Electric stoves: Electric stoves come with a number of cooktops—coil, induction, and smooth. The latter two are more modern in appearance but may not be compatible with all cookware; however, because of how flat these stovetops are they are often easier to clean.
Wood-burning stoves: Considered to be more old-fashioned than gas or electric, these stoves use wood as their primary heat source. They are usually made from cast iron or steel and are generally considered to be more energy efficient.
Typical stovetops include:
Gas stovetop: Flames are released from the burners that are often under a grate; prior to cleaning it’s important to ensure all the burners are off.
Electric coil stovetop: Often the least expensive stove option, these are made up of metal spirals with an electric wire into the coils.
Electric smooth-top: Made out of either ceramic or glass, these stovetops are modern in appearance and have burner outlines printed directly within the glass.
Induction stovetop: More expensive than other stovetops, induction cooktops feature a magnetic field below the smooth-top as their primary source of heat. Only induction-compatible cookware can be used.
Modular stovetop: A combination of gas, electric, and induction burners, this type of stovetop is customizable to deliver the best of all worlds when it comes to heating and cooking.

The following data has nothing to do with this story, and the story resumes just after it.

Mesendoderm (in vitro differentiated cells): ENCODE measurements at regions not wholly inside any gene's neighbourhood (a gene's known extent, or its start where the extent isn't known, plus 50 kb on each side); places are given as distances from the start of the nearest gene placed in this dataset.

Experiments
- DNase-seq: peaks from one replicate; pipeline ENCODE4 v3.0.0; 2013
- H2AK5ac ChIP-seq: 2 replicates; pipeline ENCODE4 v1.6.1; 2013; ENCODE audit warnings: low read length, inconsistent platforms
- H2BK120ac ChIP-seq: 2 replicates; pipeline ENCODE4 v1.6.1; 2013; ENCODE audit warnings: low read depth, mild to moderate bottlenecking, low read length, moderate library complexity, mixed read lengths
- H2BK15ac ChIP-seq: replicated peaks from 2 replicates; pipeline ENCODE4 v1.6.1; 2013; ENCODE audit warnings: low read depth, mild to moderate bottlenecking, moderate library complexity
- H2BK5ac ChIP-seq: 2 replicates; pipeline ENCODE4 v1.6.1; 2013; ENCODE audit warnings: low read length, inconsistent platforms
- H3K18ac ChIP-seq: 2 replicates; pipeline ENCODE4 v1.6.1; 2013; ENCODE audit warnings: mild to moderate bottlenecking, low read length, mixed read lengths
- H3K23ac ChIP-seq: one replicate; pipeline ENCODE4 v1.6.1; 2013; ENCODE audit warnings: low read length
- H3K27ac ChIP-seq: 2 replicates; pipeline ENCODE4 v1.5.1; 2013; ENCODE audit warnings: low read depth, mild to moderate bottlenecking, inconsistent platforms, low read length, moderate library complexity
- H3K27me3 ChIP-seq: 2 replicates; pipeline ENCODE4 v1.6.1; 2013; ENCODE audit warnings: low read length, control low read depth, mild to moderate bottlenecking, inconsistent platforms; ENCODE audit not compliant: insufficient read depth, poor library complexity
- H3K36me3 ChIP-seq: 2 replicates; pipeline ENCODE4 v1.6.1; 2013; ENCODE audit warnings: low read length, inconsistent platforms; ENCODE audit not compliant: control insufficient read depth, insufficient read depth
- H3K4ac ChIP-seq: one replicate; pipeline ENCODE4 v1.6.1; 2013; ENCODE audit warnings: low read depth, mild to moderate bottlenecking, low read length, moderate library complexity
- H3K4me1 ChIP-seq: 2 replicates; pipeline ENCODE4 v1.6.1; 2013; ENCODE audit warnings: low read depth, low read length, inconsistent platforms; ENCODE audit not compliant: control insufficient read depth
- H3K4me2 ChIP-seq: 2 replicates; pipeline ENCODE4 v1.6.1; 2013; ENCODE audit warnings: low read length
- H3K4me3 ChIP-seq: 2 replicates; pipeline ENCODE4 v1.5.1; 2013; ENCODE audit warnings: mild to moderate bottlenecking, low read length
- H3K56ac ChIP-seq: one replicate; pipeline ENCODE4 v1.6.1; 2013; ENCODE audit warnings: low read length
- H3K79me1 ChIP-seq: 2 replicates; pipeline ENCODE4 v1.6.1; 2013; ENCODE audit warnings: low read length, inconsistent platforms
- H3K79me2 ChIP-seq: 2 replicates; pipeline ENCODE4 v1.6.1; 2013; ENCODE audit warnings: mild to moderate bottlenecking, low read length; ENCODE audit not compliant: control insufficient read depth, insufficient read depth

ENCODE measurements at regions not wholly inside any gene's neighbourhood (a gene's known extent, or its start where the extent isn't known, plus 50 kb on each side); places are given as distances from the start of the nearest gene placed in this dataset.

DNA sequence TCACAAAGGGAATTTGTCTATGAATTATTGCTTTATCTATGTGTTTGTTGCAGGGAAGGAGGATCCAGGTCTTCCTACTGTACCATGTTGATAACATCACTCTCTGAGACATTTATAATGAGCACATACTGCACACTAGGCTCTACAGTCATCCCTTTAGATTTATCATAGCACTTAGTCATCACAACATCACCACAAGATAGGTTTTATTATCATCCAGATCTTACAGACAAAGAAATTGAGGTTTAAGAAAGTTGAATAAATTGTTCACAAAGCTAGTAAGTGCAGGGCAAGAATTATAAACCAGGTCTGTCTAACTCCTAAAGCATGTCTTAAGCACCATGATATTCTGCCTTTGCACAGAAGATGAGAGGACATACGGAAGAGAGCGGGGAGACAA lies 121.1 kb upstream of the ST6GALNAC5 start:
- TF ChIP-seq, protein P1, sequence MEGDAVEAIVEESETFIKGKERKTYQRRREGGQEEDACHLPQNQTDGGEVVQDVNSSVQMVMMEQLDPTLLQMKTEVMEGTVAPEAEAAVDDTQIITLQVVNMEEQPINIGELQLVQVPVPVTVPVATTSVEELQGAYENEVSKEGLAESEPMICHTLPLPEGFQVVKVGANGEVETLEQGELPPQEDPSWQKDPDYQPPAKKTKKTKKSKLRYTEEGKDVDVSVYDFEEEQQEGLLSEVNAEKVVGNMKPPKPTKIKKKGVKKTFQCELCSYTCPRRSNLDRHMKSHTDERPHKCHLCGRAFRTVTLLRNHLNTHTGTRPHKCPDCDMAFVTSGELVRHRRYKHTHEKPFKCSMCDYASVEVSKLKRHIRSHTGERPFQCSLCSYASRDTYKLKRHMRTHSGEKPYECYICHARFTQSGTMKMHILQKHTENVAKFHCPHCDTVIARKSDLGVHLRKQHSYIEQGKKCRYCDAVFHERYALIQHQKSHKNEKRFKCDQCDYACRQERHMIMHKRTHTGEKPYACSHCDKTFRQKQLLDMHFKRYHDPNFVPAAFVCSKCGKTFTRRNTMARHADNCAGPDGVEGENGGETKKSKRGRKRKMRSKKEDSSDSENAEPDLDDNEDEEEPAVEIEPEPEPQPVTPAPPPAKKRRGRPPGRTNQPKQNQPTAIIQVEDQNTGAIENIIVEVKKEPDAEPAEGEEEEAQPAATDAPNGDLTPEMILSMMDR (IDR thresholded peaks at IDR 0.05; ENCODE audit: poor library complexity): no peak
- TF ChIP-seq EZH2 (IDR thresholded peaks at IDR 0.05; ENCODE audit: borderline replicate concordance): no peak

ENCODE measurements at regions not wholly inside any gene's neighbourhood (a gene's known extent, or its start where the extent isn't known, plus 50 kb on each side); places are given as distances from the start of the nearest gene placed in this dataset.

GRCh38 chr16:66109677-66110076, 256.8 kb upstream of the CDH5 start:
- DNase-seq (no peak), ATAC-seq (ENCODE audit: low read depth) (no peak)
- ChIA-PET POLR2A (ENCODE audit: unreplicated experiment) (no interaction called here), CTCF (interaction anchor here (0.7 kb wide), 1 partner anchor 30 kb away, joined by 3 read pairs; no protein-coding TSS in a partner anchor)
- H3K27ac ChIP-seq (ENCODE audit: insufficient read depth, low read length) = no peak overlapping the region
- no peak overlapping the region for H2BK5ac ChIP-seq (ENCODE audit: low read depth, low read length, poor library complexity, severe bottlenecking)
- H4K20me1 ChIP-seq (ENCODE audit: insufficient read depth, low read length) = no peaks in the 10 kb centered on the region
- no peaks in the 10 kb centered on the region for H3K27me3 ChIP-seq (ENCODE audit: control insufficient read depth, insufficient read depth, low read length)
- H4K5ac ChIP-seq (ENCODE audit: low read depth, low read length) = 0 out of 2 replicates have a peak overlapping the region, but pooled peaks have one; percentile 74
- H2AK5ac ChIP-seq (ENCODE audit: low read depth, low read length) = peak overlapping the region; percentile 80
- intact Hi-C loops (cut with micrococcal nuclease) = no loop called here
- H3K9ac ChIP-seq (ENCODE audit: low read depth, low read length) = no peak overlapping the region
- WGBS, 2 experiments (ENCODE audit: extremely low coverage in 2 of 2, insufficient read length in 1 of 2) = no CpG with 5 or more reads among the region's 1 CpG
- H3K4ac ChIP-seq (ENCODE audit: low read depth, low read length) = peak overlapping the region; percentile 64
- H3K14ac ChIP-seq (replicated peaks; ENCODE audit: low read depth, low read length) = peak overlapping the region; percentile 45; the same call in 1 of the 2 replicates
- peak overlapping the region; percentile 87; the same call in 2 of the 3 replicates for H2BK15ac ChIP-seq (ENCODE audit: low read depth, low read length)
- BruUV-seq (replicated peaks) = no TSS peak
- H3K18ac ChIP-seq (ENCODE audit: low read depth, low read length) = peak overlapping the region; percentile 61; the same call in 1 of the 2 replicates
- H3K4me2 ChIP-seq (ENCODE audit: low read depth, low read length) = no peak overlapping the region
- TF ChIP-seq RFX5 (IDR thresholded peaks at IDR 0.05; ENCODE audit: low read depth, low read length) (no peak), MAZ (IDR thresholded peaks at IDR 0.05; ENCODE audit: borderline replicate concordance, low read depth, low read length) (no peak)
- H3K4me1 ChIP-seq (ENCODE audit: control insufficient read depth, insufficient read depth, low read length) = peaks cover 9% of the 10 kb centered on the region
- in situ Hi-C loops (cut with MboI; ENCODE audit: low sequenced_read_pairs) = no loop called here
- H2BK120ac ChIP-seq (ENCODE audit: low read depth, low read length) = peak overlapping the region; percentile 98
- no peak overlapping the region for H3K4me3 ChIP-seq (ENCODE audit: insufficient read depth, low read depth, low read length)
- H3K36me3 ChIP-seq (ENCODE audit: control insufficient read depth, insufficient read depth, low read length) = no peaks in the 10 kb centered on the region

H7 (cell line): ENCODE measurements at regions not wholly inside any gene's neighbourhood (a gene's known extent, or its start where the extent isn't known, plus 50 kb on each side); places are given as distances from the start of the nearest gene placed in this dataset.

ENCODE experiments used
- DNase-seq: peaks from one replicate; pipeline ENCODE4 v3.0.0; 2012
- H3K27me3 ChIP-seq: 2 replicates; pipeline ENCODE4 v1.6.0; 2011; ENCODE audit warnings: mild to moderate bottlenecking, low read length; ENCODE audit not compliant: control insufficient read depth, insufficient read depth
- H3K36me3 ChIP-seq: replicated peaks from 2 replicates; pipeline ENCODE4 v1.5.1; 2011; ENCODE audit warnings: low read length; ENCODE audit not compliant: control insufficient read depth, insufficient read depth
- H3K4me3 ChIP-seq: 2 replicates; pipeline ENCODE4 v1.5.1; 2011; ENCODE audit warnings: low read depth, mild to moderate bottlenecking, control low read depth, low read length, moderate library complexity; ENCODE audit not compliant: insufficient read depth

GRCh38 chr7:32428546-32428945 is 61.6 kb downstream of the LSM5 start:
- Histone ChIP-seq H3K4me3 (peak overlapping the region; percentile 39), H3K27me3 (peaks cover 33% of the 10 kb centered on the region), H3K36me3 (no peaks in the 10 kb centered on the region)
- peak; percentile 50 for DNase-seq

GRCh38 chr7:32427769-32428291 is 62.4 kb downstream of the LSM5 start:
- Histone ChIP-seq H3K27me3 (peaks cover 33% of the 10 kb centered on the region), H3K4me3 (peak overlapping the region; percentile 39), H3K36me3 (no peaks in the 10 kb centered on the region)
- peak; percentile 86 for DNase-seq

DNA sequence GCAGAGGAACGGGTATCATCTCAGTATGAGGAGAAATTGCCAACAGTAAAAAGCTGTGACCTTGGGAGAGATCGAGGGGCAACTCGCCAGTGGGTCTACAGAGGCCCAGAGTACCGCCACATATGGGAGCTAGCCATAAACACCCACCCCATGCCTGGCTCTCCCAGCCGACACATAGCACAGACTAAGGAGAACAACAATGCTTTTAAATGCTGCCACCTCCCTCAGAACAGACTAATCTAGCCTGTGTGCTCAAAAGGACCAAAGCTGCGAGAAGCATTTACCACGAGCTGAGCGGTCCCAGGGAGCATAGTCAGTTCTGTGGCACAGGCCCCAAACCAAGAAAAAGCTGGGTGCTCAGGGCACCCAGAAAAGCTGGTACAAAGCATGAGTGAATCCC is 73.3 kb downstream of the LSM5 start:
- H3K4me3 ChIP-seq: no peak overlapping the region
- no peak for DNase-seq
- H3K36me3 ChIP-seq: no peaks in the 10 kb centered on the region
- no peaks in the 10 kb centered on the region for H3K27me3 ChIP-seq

How to Clean the Different Types of Stovetops
Some stovetops require a bit more elbow grease, while others need special treatment to avoid any damage to the surface. Here’s a quick guide on cleaning the different types of stovetops, so you can worry less about housekeeping and more about spending time with your family.
|GAS STOVETOP||ELECTRIC COIL STOVETOP||ELECTRIC SMOOTH-TOP||INDUCTION STOVETOP||MODULAR STOVETOP|
|Component||Grates, Burners, Stovetop Surface||Electric Coils/spirals, Stovetop Surface||Smooth/solid surface, Embedded Burners||Smooth/solid surface, Embedded Burners||Grates, Burners (Multiple types, Surface|
|Cleaning Difficulty||More difficult due to multiple components||Coils can trap messes, be cautious when cleaning||Easily wipe down with non-abrasive cleaning tools, try Dawn® Platinum for burnt-on grease and food||Easily wipe down with non-abrasive cleaning tools, try Dawn® Platinum for burnt-on grease and food||More difficult due to multiple components|
|Cleaning Frequency||At least once a month, or more frequently if used often||Every 2 weeks or once a month, depending on usage||Daily, or after each use. Minimum once a week||Daily, or after each use. Minimum once a week||Daily, or after each use. Minimum once a week|
|Watch-outs||Turn all burners off when cleaning||Ensure all coils are turned off before wiping down||Avoid food falling onto burner area—this can make it difficult to clean, especially sugary foods. Be careful when wiping down glass top as it can scratch easily||Use only induction-compatible cookware, wipe down with non-abrasive cloth when cleaning to avoid scratching surface||Keep water away from electric burner openings. Easily wipe down solid tops, be careful not to scratch surface|
To avoid damaging your stovetop, always use a non-abrasive cloth and gentle cleaner. Dawn® dish soap makes cleaning stovetop surfaces So Dawn Easy - whether it's glass, ceramic, enamel, or stainless steel. The unique formula quickly breaks down grease particles while staying gentle enough to not cause any damage.